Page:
In 1902 the Maine legislature granted money for “public education in forestry.” The $2,500 they granted was managed by the forest commissioner of the state and was used to start a Department of Forestry at the University of Maine. The first year of the program Samuel Newton Spring, a fresh graduate of Yale University, became the first professor of Forestry at the University of Maine.
From 1910 to 1919 the department saw huge increases in enrollment until the first World War. Following the war, enrollments increased once again. Funding limited the growth of the department throughout this decade. In 1910 the Forestry Department moved to the newly constructed agriculture building (Winslow Hall). Professor John Briscoe led for the duration of this time period. The first summer camp was held in 1913 at Indian Township, Maine, and Xi Sigma Pi (Gamma Chapter) was established for honor students in Forestry on March 31, 1917.
During the 1920s, Professor John Briscoe continued to lead the department with increasing enrollments, especially with the return of veterans from the first World War. In 1923 the first winter camp was held at Indian Township, Maine. 1923 was also the year of the first publication of the yearbook – THE MAINE FORESTER. By 1927 the Forestry department became the 3rd largest on the campus of UMaine. In 1928, on the occasion of the 25th anniversary of the department, Professor Briscoe mailed a survey card to all 186 living alumni. A resounding 86% responded, with many writing letters of appreciation to him after soliciting their input and suggestions to make the department stronger. Finally, in 1929 the University took over funding and management of the department.
The 1930s brought many changes for the Forestry program. In 1931 the first permanent winter camp was established at Indian Township, ME. In 1933 Dwight Demeritt (’22) returned to head the department after John Briscoe tragically drowned in the Stillwater River. The Cooperative Wildlife Research Unit was established with C.M. Aldous as leader in 1935. The wildlife conservation curriculum was established the following year in 1936.
In 1937 the Society of American Foresters accredited the Forestry Department for the first time, and in 1938 the first Master of Science degree was conferred (Wildlife Management). The University acquires land from the U.S. Government, that became the University Forest, through the Bankhead-Jones Act of 1939.
Again war decimated the forestry department during the 1940s, with enrollment dropping to near 0 during its height. But during this time research was done at a level that was not possible while professors were instructing classes. During the war time era Professor Demeritt was a virtual clearinghouse of information to and from alumni and current students involved in the war. Many wrote and asked for updates on fellow students, or just to see what was going on back in Orono. He told them of other forestry men he had heard from along with information such as how much it snowed the previous winter, what everyone at the department was doing, who had recently stopped by, etc.
By 1946 Professor Demeritt took a position with the Dead River Company and Robert Ashman replaced him as head of the department. This happened just before the onslaught of returning veterans drove enrollment to levels never before seen. In an effort to deal with all the incoming and returning students, winter camp was moved to summer. In 1949 the Forestry Department moved from very cramped quarters in to the newly constructed Plant Sciences Building (Deering Hall).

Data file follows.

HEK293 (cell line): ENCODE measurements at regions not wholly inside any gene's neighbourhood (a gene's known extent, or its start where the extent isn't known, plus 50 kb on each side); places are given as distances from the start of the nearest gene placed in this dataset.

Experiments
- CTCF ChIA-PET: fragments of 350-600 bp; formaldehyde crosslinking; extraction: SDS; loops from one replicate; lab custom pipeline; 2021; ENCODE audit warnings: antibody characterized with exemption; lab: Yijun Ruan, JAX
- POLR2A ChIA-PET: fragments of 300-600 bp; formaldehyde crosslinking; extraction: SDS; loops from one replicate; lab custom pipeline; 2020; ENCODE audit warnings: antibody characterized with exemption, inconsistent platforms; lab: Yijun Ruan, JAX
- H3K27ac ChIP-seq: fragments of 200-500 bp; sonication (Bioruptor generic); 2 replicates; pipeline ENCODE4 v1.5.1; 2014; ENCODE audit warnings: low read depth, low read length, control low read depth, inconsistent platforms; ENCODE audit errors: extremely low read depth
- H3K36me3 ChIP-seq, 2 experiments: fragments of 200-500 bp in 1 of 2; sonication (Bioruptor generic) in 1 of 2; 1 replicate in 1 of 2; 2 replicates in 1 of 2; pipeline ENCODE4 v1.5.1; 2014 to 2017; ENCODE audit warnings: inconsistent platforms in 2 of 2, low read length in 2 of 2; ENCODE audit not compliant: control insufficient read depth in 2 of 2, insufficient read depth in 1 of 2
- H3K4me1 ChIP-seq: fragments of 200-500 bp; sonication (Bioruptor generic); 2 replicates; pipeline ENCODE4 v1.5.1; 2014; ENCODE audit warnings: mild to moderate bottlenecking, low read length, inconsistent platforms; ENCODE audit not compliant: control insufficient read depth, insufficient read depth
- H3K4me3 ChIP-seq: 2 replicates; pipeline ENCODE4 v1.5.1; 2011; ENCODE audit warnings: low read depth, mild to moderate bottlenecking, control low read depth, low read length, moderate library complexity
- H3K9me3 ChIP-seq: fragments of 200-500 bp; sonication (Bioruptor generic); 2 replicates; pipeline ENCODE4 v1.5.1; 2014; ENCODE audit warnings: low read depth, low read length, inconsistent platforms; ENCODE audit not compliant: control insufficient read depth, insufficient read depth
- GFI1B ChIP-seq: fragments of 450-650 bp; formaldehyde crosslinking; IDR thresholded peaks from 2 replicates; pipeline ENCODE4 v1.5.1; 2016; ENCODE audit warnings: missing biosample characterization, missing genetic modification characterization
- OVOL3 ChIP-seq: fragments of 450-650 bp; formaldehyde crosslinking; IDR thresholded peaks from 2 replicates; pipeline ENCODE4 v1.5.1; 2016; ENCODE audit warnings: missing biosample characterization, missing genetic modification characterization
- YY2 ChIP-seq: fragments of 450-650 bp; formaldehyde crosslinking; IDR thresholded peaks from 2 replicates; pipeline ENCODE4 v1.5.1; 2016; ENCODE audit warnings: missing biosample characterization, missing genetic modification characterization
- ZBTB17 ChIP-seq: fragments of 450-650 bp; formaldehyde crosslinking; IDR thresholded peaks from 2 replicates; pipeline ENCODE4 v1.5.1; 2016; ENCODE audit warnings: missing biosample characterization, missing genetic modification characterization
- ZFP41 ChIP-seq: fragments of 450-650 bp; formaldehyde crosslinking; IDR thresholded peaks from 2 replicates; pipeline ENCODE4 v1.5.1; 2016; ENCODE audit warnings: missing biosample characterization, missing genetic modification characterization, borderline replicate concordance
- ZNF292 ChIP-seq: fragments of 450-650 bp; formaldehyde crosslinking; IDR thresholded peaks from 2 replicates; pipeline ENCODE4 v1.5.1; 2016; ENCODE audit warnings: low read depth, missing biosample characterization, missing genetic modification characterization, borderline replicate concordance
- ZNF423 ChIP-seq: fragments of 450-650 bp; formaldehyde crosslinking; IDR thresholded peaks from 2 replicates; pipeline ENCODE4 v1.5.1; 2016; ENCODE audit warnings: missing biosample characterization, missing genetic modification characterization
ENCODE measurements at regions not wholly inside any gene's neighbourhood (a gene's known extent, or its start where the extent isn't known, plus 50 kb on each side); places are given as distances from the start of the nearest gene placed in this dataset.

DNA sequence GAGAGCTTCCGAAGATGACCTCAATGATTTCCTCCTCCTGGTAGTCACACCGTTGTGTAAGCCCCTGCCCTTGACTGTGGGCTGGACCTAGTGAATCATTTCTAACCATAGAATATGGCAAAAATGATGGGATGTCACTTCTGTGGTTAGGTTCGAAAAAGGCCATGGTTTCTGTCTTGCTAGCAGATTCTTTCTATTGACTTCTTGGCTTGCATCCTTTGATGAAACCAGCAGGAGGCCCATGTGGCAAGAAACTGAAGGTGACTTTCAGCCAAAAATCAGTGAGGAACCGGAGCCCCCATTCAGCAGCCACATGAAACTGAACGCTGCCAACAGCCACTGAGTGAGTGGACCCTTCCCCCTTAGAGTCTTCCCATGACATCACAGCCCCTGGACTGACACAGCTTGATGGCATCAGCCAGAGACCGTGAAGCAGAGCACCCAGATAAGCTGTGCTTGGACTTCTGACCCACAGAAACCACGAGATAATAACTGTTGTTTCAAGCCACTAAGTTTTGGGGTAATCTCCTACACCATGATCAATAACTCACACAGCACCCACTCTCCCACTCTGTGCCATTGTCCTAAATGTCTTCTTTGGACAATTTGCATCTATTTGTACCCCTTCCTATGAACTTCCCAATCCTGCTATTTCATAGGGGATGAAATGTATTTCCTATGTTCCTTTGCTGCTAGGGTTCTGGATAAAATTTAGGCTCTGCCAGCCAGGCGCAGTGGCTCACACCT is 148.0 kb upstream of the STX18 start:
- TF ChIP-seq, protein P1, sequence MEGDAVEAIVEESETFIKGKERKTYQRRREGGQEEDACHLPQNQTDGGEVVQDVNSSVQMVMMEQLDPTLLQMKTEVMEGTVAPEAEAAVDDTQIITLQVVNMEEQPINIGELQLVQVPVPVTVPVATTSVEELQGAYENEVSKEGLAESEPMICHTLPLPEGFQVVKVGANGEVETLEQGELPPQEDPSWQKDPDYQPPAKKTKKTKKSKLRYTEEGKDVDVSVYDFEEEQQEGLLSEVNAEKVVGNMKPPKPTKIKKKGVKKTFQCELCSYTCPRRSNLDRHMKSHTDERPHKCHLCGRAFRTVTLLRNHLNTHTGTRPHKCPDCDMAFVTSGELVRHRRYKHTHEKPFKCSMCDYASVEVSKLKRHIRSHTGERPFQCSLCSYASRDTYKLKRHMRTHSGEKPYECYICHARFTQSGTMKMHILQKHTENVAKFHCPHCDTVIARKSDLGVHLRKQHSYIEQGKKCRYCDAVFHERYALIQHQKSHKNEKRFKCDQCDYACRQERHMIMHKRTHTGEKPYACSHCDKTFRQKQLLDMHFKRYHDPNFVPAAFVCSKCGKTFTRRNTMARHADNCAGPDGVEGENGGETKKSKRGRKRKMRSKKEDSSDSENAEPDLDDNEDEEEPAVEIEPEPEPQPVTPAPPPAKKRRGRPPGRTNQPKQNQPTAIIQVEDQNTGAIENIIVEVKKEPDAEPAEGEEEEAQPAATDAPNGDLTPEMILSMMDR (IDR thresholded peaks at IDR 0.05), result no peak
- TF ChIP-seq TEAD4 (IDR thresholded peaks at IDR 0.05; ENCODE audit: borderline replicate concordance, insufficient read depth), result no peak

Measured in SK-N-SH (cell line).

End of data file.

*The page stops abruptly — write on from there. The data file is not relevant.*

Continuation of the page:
During the 1950s the Forestry program celebrated its 50th anniversary (1953). The first female graduate completed the wildlife program in 1956, and in 1958 Albert Nutting (’27) was appointed Director of the School of Forestry.
The 1960s included some very important highlights for the Forestry Program. In 1961 McIntire-Stennis legislation was created (much of which was written on the UMaine campus) became law, providing funds from the US government for research in forestry. In 1968 a new building for the School of Forest Resources (Nutting Hall) was built.
The 1970s were another historic decade in the long history of the Forestry program. In 1970 the PhD program in Forest Resources was approved. 1972 saw Dr. Fred Knight (’49) named Director of Forest Resources after A.D. Nutting retired in 1971. 1974 was the final year of forestry field activity on Indian Township, ME by the University of Maine. The Cooperative Forestry Research Unit (CFRU) was established in 1975. In 1976 the final summer camp was held at Princeton. The 75th anniversary of the Forestry Program was celebrated in 1978 with a large gathering of dignitaries.
The 1980s saw the School of Forest Resources become the College of Forest Resources with Gregory Brown named as the first Dean. In 1985 the Master of Forestry degree was introduced, and by 1986 Dr. Fred Knight (’49) became the dean of the college.
More major changes occurred in the Forestry program during the 1990s. In 1991 Dr. Bruce Wiersma (’64) replaced Dr. Knight as dean of the College of Forest Resources. Also in 1991 the last 2-year Forest Management Technicians class graduated. In 1993 the College was renamed and combined to form the College of Natural Resources, Forestry, and Agriculture.
The year 2003 marked the 100th anniversary of the Forestry program. This milestone was kicked off with a celebration in October, as well as with the revitalization of the Maine Forester yearbook. Also numerous upgrades were made to Nutting Hall including a redesign of the courtyard to include a great bronze sculpture (Cub Scouts) created by Forest Hart.